To help himself, other habits Scoleri currently practices include meditation, exercise, avoiding caffeine/alcohol, eating clean, eliminating social media, turning one’s phone off two hours prior to bed, and much more he listed on a convenient handout at the discussion.
The problem is, Scoleri revealed, is no one provided his personal list of tips for him. He had to recognize his own need for help and work for it.
The panel then displayed a quote by Maya Angelou:
“Do the best you can until you know better. Then when you know better, do better.”
Mental health awareness training, Digby said, is a good idea. We have already seen both Canada and the UK jump ahead with government funding toward mental health first aid. And the Campaign to Change Direction launched the Five Healthy Habits of Emotional Well-being that we can all learn and practice on www.changedirection.org.
Bell Let’s Talk has created their own five ways to end the stigma around mental illness, described on the home page of their website.
More industry specific, the AFC, formerly known as the Actors Fund of Canada, is described as the lifeline for Canada’s entertainment industry. Each year, the organization distributes $500,000 in emergency financial aid to help all entertainment industry professionals suffering from injury, illness or other personal hardships.
In addition to OVER THE BRIDGE currently sorting data from the post-performance mood response study, they have collected local mental health programs and resources, entertainment support and national crisis support/distress lines on their website, www.overthebridge.org and http://www.ementalhealth.ca.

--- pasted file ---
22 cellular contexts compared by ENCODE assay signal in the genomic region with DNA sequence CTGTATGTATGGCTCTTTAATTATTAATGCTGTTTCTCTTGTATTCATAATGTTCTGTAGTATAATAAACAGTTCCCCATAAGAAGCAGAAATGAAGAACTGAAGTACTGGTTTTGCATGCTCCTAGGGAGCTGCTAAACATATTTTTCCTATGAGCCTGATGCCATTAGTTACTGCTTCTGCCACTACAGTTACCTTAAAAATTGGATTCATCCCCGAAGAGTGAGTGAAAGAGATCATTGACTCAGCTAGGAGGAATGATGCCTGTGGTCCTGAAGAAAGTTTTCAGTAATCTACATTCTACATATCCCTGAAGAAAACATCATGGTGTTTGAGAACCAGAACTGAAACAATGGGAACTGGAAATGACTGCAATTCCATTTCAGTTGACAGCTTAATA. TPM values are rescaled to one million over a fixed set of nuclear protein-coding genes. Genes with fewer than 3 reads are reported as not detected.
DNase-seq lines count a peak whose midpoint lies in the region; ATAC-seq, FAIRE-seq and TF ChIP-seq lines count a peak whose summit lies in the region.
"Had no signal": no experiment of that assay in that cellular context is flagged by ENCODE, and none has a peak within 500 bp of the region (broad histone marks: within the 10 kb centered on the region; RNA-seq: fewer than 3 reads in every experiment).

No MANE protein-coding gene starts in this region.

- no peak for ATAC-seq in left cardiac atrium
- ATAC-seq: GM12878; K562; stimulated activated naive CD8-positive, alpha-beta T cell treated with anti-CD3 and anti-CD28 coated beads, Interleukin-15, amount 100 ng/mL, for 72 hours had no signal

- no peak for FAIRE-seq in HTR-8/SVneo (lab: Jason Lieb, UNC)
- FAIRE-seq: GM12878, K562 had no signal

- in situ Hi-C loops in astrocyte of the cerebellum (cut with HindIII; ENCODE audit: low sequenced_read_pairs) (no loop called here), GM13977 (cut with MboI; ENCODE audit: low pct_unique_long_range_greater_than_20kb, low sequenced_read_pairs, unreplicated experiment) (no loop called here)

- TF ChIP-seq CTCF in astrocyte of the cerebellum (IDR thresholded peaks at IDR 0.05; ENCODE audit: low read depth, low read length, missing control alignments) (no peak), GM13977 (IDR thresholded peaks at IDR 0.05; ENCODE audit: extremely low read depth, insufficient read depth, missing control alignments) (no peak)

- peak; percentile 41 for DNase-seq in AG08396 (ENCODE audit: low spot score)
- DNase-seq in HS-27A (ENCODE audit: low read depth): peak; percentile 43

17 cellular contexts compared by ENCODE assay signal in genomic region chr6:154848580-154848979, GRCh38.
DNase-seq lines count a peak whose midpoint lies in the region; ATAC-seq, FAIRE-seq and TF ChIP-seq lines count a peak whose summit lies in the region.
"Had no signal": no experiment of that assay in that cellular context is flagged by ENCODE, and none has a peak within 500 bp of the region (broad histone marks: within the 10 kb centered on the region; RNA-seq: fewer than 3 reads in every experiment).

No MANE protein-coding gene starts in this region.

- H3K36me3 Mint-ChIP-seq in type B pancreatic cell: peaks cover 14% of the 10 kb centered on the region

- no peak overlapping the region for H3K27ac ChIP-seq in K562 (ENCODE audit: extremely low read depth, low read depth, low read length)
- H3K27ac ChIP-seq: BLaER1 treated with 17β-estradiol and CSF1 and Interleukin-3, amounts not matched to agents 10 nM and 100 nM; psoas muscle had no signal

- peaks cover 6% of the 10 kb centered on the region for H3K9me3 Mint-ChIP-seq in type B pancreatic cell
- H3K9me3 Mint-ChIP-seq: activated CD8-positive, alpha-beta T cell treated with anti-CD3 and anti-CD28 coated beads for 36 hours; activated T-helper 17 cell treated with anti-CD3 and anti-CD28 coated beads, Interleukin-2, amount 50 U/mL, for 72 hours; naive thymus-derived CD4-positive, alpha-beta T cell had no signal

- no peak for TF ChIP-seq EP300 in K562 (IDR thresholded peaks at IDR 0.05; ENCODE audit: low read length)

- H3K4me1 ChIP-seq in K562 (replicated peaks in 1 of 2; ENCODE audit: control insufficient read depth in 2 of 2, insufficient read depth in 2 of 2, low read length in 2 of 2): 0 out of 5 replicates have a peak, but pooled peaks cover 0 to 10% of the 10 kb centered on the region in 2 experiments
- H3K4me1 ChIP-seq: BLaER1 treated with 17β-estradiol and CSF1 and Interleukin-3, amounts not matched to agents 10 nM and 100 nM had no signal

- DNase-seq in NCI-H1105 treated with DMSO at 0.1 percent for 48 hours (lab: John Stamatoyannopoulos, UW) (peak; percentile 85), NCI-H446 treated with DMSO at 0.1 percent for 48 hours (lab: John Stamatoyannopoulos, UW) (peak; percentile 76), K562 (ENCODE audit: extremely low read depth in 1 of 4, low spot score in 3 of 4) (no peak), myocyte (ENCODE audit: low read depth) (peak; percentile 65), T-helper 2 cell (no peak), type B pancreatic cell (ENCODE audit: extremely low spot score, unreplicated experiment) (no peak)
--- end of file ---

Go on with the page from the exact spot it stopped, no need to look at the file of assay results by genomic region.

The mental health conversation in the American entertainment industry has recently jumped on board. When asking Van Dahlen about organizations leading the conversation, she credited Live Nation and Warner Music for seizing the opportunity to build a movement within the music industry to address needs of artists, industry professionals behind the scenes and fans.
The Recording Academy MusiCares brings awareness to music industry professionals suffering from co-occurring mental health and substance use disorders and uses their platform to educate us on programs available across the nation.
Change Direction’s partnerships with Talinda through 320 Changes Direction, various artists and groups, Live Nation, the industry standards Digby continues to develop, and the supporting organizations at Strike A Chord are all faced with a huge opportunity to elevate this important issue.
The resources are here. But it takes the individual to recognize and help him or herself as a first step in order to utilize the resources. And people in this world have the right to take care of themselves.
Shortly before Chester passed, a veteran had given him a dog tag Talinda wore around her neck bearing a message for all of us.
“Without courage, wisdom bears no fruit,” Talinda read. “I found this after he passed, at a time when I needed to hear it the most. So I want to pass that to you. Now you know - we’ve shared this wisdom with you, but it takes courage. And I wish that courage to every one of you to take care of yourselves.”